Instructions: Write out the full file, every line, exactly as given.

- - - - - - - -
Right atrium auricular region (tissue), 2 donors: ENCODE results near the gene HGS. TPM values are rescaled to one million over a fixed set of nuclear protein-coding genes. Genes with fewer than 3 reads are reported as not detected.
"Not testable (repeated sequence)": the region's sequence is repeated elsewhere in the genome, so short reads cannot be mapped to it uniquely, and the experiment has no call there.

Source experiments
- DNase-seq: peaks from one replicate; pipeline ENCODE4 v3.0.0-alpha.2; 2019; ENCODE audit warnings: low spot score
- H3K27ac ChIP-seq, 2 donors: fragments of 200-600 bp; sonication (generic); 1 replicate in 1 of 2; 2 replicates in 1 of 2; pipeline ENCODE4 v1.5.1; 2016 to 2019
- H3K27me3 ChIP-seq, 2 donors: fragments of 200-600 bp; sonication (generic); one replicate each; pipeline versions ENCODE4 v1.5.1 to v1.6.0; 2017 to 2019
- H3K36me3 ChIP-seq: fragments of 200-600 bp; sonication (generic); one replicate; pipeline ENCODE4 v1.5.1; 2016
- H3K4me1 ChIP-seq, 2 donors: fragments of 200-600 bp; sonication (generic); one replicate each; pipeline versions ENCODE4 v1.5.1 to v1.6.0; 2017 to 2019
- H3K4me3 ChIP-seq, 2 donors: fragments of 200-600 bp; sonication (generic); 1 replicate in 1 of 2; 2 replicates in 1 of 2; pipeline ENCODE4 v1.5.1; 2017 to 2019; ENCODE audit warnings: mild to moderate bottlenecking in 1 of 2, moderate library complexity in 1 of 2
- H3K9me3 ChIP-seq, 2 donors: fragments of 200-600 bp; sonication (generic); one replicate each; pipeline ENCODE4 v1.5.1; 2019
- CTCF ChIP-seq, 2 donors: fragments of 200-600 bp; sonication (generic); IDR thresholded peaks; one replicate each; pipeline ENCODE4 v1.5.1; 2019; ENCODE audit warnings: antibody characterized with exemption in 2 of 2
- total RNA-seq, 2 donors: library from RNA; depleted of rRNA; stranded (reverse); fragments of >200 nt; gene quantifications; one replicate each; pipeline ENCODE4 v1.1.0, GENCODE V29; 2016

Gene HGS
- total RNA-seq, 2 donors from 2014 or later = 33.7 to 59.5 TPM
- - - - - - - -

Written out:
Right atrium auricular region (tissue), 2 donors: ENCODE results near the gene HGS. TPM values are rescaled to one million over a fixed set of nuclear protein-coding genes. Genes with fewer than 3 reads are reported as not detected.
"Not testable (repeated sequence)": the region's sequence is repeated elsewhere in the genome, so short reads cannot be mapped to it uniquely, and the experiment has no call there.

Source experiments
- DNase-seq: peaks from one replicate; pipeline ENCODE4 v3.0.0-alpha.2; 2019; ENCODE audit warnings: low spot score
- H3K27ac ChIP-seq, 2 donors: fragments of 200-600 bp; sonication (generic); 1 replicate in 1 of 2; 2 replicates in 1 of 2; pipeline ENCODE4 v1.5.1; 2016 to 2019
- H3K27me3 ChIP-seq, 2 donors: fragments of 200-600 bp; sonication (generic); one replicate each; pipeline versions ENCODE4 v1.5.1 to v1.6.0; 2017 to 2019
- H3K36me3 ChIP-seq: fragments of 200-600 bp; sonication (generic); one replicate; pipeline ENCODE4 v1.5.1; 2016
- H3K4me1 ChIP-seq, 2 donors: fragments of 200-600 bp; sonication (generic); one replicate each; pipeline versions ENCODE4 v1.5.1 to v1.6.0; 2017 to 2019
- H3K4me3 ChIP-seq, 2 donors: fragments of 200-600 bp; sonication (generic); 1 replicate in 1 of 2; 2 replicates in 1 of 2; pipeline ENCODE4 v1.5.1; 2017 to 2019; ENCODE audit warnings: mild to moderate bottlenecking in 1 of 2, moderate library complexity in 1 of 2
- H3K9me3 ChIP-seq, 2 donors: fragments of 200-600 bp; sonication (generic); one replicate each; pipeline ENCODE4 v1.5.1; 2019
- CTCF ChIP-seq, 2 donors: fragments of 200-600 bp; sonication (generic); IDR thresholded peaks; one replicate each; pipeline ENCODE4 v1.5.1; 2019; ENCODE audit warnings: antibody characterized with exemption in 2 of 2
- total RNA-seq, 2 donors: library from RNA; depleted of rRNA; stranded (reverse); fragments of >200 nt; gene quantifications; one replicate each; pipeline ENCODE4 v1.1.0, GENCODE V29; 2016

Gene HGS
- total RNA-seq, 2 donors from 2014 or later = 33.7 to 59.5 TPM